You've undoubtedly seen her work before - either in feature articles in magazines, or in a viral Facebook picture of some killer fully-beaded boots, or at the Heard and Santa Fe Indian Markets snatching up the Best of Show ribbon. Her name is Jamie Okuma, and she is one young, cool beadwork artist who is making waves in the art and fashion worlds. She's a true genius, and whether you're into 'traditional' Native quill and beadwork clothing, or rockin' contemporary Native chic, we all flip when we see her work.
Okuma showed her first fashion collection at the Fashion HEAT event held in August, and I caught up with her to ask her about the show.
BB: The pieces you showed on the runway were amazing. When did you start planning and creating the collection that you
showcased for Fashion HEAT?
JO: The pieces I had at Fashion Heat were a year in the making, I make everything myself so needless to say it does take some time. I have already begun the process for next year's show. I am sooo excited to show the new work I have planned for next year!
BB: You had some very nice tailored jackets and coats embellished with geometric designs. What were the inspirations behind this collection and what materials did you use?
JO: My inspiration for the Fashion Heat collection was to make contemporary Native-inspired outerwear that is comfortable and wearable for anyone and everyone. All of the materials used were direct from Italy, including Italian shearling and leather, and some of which were laser etched.
BB: How does this collection relate to your other artwork, in particular the soft sculptures that you've become known for making?
JO: Well, I have been, in a sense, creating and making clothes forever. From my own outfits and clothes for the figures.... it just transformed into my ultimate obsession.....FASHION! It was a twist of fate that I didn't end up going in this direction from the start. I had planned to go to Art Center in LA for costume design right out of high school, but they had suggested that I take some more college courses in the field...thus I ended up at the Institute of American Indian Awards and won my first Best in Show Award at 22 that same year. So I happily went in a different direction.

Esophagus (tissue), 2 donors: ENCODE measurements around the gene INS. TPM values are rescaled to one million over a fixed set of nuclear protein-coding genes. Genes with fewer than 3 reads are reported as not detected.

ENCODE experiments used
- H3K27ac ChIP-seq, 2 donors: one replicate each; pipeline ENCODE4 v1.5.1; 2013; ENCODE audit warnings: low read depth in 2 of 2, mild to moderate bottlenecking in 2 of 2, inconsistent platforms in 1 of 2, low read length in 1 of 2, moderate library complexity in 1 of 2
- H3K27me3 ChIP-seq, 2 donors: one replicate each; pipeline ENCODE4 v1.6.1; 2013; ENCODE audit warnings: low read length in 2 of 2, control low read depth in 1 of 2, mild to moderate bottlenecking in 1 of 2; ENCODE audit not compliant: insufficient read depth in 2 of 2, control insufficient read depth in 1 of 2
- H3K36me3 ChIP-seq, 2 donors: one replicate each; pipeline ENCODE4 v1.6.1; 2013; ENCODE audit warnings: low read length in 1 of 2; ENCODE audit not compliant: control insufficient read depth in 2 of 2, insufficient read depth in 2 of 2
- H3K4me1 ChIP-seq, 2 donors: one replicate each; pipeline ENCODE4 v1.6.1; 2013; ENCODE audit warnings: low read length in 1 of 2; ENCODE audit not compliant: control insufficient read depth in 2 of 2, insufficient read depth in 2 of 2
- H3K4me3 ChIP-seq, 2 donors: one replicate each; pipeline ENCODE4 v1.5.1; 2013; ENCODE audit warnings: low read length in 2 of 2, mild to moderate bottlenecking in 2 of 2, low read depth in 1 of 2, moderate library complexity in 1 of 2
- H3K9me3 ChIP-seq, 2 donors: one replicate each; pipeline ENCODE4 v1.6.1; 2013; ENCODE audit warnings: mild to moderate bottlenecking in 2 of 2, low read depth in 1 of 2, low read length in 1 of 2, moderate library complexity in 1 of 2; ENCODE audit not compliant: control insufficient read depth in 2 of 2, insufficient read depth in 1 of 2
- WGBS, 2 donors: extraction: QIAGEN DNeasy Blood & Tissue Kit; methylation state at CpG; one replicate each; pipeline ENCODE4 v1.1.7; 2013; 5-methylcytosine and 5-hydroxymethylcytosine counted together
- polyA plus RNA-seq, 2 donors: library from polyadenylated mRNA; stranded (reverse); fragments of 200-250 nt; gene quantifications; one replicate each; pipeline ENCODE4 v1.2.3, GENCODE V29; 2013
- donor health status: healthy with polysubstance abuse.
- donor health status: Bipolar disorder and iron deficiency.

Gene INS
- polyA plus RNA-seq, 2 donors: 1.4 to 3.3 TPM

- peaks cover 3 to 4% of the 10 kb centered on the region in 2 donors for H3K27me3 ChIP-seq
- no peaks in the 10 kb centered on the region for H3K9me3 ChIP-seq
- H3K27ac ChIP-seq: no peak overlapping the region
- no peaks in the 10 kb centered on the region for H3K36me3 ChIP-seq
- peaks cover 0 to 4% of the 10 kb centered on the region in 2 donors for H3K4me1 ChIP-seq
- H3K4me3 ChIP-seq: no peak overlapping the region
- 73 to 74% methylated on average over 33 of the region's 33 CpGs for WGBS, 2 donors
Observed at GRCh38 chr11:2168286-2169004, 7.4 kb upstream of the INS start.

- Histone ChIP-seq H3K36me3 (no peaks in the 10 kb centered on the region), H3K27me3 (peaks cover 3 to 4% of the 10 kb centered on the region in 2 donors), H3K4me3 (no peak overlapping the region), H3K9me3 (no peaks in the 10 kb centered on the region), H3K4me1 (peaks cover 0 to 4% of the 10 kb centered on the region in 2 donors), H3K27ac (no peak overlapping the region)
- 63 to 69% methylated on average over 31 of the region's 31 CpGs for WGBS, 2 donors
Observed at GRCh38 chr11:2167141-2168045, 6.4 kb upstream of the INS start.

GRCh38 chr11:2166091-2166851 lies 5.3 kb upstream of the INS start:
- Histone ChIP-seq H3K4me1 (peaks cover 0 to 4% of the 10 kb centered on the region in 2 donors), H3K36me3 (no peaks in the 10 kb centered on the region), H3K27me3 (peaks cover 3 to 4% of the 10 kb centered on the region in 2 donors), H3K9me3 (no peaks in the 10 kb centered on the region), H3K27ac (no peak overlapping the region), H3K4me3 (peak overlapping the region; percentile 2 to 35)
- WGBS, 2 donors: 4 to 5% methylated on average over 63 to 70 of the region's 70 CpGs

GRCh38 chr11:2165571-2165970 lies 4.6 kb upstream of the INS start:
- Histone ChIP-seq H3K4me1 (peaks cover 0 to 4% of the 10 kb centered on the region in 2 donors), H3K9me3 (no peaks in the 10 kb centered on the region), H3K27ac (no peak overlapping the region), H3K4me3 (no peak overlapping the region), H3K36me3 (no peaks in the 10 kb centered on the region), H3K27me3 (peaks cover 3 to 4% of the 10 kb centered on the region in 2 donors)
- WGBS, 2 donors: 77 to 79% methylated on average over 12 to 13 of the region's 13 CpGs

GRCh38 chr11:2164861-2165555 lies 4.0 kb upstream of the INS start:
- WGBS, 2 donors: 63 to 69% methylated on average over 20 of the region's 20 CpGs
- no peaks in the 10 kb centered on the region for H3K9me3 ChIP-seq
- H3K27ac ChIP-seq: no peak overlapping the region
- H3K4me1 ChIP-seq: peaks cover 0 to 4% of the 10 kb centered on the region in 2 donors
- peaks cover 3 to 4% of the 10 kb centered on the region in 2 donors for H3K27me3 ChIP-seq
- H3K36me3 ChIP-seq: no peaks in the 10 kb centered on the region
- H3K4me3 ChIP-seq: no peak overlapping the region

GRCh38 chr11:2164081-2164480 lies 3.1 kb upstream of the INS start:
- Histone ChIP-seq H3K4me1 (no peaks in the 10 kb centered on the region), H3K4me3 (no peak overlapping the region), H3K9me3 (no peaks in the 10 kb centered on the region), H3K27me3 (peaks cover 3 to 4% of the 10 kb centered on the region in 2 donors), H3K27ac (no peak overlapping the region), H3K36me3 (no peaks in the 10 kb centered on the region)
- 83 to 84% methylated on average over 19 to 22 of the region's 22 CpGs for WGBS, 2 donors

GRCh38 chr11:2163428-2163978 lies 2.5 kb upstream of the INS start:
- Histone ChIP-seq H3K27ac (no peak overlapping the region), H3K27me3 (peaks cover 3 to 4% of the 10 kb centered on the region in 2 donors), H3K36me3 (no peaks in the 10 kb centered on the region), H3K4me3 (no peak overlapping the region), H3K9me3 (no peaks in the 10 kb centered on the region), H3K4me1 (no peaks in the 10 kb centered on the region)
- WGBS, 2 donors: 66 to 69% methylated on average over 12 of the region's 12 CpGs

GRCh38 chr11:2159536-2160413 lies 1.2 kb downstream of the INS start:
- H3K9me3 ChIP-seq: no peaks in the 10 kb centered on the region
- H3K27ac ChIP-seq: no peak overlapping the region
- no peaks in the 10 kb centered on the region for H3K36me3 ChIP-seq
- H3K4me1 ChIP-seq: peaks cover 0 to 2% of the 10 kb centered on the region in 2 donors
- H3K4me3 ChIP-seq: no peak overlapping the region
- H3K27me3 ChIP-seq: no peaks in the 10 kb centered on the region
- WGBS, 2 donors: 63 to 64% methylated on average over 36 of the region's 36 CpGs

BB: What are the easiest and hardest parts of being a fashion designer?
JO: The easiest part.....having an endless amount of ideas!! I wish I had the time and resources to get everything out that I have in mind. The hardest part is finding the resources ....... it took a whole year and a half to find my label maker (like the hardwear on the purses I make), but things are finally settling into place.
BB: What was it like being a part of Fashion HEAT?
JO: I was so grateful and humbled that Amber-Dawn Bear Robe asked me to join, especially since I am a relative newcomer. It was chaotic and crazy and extremely exciting being apart of the show.
BB: Do you have any advice for aspiring designers?
JO: I think NIKE said it best..... Just do it!
BB: What's next?!
JO: Ohhhhhhh I cant wait to show you!!!!!
And we can't wait to see! Click here and here to see more of Jamie Okuma's work. All images courtesy of Amber-Dawn Bear Robe.